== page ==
Oven 3 wire question

Little Bill

Moderator
Staff member
Location
Tennessee NEC:2017
Occupation
Semi-Retired Electrician
People get this confused all the time. A neutral, or grounded conductor is allowed to serve as the EGC in some cases. But the EGC has NEVER been allowed to serve as the grounded conductor. So in the OP's case, there is no neutral, or grounded conductor, and can't be legally used to connect the stove/oven. Having said that, I've seen lot's of XX-2 w/ground being used for dryers, stoves, ovens, etc., but that isn't correct or allowed.
 

Knuckle Dragger

Master Electrician Electrical Contractor 01752
Location
Marlborough, Massachusetts USA
Occupation
Electrical Contractor
I've installed tons of ranges & ovens covering most brands. All of them have instructions for 3 and 4-wire. Never saw one that said you must run a 4-wire circuit if you only have a 3 wire.
I said you may.
Me neither. Just throwing it (check out the specs) out there for him to look into for himself.
Have a great day!
 

Little Bill

Moderator
Staff member
Location
Tennessee NEC:2017
Occupation
Semi-Retired Electrician
My question is, what is the difference between a bare stranded wire in an SE cable and a bare copper wire in an 8-2 romex cable ? Why is SE allowed but not NM cable ? Thank you
SE cable is used, among other uses, as service entrance wire. The bare conductor is the grounded/neutral conductor. NM cable isn't service entrance cable. The bare conductor is the EGC. The white conductor can be used as a grounded/neutral conductor or an ungrounded conductor if re-identified. In a nutshell, SE bare = grounded/neutral, NM (Romex) bare conductor = EGC. See my post #22 for more info.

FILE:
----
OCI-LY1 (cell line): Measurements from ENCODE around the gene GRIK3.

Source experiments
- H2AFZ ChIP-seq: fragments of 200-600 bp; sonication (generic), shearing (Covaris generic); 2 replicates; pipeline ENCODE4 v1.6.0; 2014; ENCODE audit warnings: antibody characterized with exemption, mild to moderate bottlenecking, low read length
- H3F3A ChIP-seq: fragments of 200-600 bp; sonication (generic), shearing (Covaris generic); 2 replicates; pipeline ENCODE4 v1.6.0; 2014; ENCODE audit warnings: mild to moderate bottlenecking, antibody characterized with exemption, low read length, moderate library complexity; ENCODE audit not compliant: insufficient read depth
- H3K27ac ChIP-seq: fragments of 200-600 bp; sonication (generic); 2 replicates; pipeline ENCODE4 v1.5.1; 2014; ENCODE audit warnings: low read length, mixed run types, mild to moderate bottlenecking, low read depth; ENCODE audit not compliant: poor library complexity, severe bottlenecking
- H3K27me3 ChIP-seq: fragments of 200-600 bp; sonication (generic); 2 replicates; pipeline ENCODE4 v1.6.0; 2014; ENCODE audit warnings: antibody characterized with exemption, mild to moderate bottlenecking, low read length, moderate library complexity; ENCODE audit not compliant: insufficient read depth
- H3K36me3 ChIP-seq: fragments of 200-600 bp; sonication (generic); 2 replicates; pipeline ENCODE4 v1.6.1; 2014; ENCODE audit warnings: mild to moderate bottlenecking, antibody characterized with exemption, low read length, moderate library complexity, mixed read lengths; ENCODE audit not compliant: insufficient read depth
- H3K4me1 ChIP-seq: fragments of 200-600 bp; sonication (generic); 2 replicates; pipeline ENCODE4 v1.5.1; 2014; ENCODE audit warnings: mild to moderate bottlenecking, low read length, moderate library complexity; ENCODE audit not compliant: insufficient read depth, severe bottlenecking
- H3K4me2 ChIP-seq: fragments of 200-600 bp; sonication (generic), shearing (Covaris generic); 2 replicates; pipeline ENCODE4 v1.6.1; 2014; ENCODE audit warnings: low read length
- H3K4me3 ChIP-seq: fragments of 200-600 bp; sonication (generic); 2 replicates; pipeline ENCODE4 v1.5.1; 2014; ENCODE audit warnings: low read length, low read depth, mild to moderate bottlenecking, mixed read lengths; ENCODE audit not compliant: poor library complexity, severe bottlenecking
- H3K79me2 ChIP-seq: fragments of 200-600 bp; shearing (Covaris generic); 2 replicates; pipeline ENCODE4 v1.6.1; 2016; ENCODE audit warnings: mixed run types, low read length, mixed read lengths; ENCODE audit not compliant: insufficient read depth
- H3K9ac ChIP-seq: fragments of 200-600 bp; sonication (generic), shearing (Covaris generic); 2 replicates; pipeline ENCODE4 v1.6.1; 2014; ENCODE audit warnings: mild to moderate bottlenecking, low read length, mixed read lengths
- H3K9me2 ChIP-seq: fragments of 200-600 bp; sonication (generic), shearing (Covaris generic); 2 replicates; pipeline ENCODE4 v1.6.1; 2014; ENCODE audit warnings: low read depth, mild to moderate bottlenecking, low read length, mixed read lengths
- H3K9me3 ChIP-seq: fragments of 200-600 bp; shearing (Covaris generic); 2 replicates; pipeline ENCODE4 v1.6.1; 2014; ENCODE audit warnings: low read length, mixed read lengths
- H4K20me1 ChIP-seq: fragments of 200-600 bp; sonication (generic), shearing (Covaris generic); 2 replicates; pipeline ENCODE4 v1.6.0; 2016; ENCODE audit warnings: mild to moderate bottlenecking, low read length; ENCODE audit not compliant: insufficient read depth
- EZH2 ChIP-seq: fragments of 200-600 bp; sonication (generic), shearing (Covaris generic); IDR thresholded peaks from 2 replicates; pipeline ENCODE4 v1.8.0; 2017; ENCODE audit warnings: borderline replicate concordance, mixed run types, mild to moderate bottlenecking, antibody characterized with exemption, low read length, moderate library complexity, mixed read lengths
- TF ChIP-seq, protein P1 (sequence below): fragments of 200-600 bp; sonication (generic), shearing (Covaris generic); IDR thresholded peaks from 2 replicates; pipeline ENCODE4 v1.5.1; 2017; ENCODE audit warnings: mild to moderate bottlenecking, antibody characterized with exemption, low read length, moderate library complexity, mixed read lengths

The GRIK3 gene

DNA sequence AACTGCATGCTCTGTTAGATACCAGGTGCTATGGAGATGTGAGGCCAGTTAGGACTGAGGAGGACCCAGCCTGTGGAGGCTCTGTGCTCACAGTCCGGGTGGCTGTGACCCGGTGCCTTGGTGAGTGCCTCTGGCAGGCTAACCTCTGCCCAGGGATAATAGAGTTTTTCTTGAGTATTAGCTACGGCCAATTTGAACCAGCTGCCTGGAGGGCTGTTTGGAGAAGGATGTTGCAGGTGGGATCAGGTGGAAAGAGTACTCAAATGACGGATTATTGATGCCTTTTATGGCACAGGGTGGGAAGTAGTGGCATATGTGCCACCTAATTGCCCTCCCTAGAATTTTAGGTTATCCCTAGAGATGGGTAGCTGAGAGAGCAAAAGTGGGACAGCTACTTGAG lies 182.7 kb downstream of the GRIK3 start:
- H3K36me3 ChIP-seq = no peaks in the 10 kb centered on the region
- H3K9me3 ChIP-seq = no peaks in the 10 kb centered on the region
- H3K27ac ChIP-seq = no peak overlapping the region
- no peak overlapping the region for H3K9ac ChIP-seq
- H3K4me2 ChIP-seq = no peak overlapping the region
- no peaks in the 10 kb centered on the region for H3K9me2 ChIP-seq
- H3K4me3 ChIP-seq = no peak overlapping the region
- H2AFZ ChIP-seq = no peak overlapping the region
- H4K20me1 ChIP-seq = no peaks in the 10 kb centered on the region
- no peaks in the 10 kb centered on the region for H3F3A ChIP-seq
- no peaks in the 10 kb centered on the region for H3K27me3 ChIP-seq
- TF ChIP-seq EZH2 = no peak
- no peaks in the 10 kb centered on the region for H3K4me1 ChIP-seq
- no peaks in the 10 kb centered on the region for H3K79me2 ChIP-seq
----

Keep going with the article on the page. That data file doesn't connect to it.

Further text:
mtnelect

HVAC Contractor
Location
Southern California
Occupation
Contractor
Section 250-140 (Section 250-60 in the 1996
NEC® and previous editions of the NEC®) now
applies only to existing branch-circuit installations.
For those installations wired according to the rules of
Section 250-60 prior to the 1996 NEC,® the required
appliance grounding was accomplished by the small
copper bonding strap furnished by the appliance
manufacturer that connected between the neutral terminal
and the metal frame of the appliance.

This method was used only in older homes prior to NEC 1996.
 

norcal

Senior Member
Section 250-140 (Section 250-60 in the 1996
NEC® and previous editions of the NEC®) now
applies only to existing branch-circuit installations.
For those installations wired according to the rules of
Section 250-60 prior to the 1996 NEC,® the required
appliance grounding was accomplished by the small
copper bonding strap furnished by the appliance
manufacturer that connected between the neutral terminal
and the metal frame of the appliance.

This method was used only in older homes prior to NEC 1996.